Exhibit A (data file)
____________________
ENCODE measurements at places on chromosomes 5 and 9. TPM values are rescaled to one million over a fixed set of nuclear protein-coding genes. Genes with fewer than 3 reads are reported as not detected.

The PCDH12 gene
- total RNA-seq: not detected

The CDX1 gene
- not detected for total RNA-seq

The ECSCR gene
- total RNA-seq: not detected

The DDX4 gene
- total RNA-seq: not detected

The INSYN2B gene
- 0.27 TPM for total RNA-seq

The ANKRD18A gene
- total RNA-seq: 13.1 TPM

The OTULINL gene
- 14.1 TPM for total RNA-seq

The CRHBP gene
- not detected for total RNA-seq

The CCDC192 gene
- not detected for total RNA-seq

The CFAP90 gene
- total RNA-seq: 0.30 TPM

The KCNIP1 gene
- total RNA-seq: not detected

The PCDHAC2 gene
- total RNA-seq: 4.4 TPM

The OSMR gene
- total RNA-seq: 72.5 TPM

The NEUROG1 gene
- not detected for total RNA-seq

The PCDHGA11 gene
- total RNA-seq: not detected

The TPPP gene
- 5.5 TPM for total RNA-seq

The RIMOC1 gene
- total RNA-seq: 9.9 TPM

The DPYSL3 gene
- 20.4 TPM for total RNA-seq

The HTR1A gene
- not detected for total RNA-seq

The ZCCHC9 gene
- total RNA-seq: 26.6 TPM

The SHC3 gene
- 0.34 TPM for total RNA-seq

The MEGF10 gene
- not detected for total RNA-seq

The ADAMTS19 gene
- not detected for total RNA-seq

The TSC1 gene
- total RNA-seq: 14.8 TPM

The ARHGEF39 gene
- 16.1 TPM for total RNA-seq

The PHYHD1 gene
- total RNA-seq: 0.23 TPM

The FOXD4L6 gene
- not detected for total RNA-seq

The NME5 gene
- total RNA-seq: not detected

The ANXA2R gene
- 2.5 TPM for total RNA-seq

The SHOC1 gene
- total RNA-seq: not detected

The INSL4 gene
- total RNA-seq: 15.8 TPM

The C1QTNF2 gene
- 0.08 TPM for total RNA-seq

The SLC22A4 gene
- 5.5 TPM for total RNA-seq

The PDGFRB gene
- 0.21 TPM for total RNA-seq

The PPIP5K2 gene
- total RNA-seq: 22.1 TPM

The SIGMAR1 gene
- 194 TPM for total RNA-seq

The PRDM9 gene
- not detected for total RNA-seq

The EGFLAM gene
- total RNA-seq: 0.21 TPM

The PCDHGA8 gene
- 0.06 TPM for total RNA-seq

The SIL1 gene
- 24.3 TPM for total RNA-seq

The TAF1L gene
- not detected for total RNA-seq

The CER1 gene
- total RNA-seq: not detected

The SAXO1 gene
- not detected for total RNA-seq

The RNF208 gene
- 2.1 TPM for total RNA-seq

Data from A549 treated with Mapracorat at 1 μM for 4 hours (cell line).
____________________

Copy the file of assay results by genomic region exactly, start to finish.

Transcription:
ENCODE measurements at places on chromosomes 5 and 9. TPM values are rescaled to one million over a fixed set of nuclear protein-coding genes. Genes with fewer than 3 reads are reported as not detected.

The PCDH12 gene
- total RNA-seq: not detected

The CDX1 gene
- not detected for total RNA-seq

The ECSCR gene
- total RNA-seq: not detected

The DDX4 gene
- total RNA-seq: not detected

The INSYN2B gene
- 0.27 TPM for total RNA-seq

The ANKRD18A gene
- total RNA-seq: 13.1 TPM

The OTULINL gene
- 14.1 TPM for total RNA-seq

The CRHBP gene
- not detected for total RNA-seq

The CCDC192 gene
- not detected for total RNA-seq

The CFAP90 gene
- total RNA-seq: 0.30 TPM

The KCNIP1 gene
- total RNA-seq: not detected

The PCDHAC2 gene
- total RNA-seq: 4.4 TPM

The OSMR gene
- total RNA-seq: 72.5 TPM

The NEUROG1 gene
- not detected for total RNA-seq

The PCDHGA11 gene
- total RNA-seq: not detected

The TPPP gene
- 5.5 TPM for total RNA-seq

The RIMOC1 gene
- total RNA-seq: 9.9 TPM

The DPYSL3 gene
- 20.4 TPM for total RNA-seq

The HTR1A gene
- not detected for total RNA-seq

The ZCCHC9 gene
- total RNA-seq: 26.6 TPM

The SHC3 gene
- 0.34 TPM for total RNA-seq

The MEGF10 gene
- not detected for total RNA-seq

The ADAMTS19 gene
- not detected for total RNA-seq

The TSC1 gene
- total RNA-seq: 14.8 TPM

The ARHGEF39 gene
- 16.1 TPM for total RNA-seq

The PHYHD1 gene
- total RNA-seq: 0.23 TPM

The FOXD4L6 gene
- not detected for total RNA-seq

The NME5 gene
- total RNA-seq: not detected

The ANXA2R gene
- 2.5 TPM for total RNA-seq

The SHOC1 gene
- total RNA-seq: not detected

The INSL4 gene
- total RNA-seq: 15.8 TPM

The C1QTNF2 gene
- 0.08 TPM for total RNA-seq

The SLC22A4 gene
- 5.5 TPM for total RNA-seq

The PDGFRB gene
- 0.21 TPM for total RNA-seq

The PPIP5K2 gene
- total RNA-seq: 22.1 TPM

The SIGMAR1 gene
- 194 TPM for total RNA-seq

The PRDM9 gene
- not detected for total RNA-seq

The EGFLAM gene
- total RNA-seq: 0.21 TPM

The PCDHGA8 gene
- 0.06 TPM for total RNA-seq

The SIL1 gene
- 24.3 TPM for total RNA-seq

The TAF1L gene
- not detected for total RNA-seq

The CER1 gene
- total RNA-seq: not detected

The SAXO1 gene
- not detected for total RNA-seq

The RNF208 gene
- 2.1 TPM for total RNA-seq

Data from A549 treated with Mapracorat at 1 μM for 4 hours (cell line).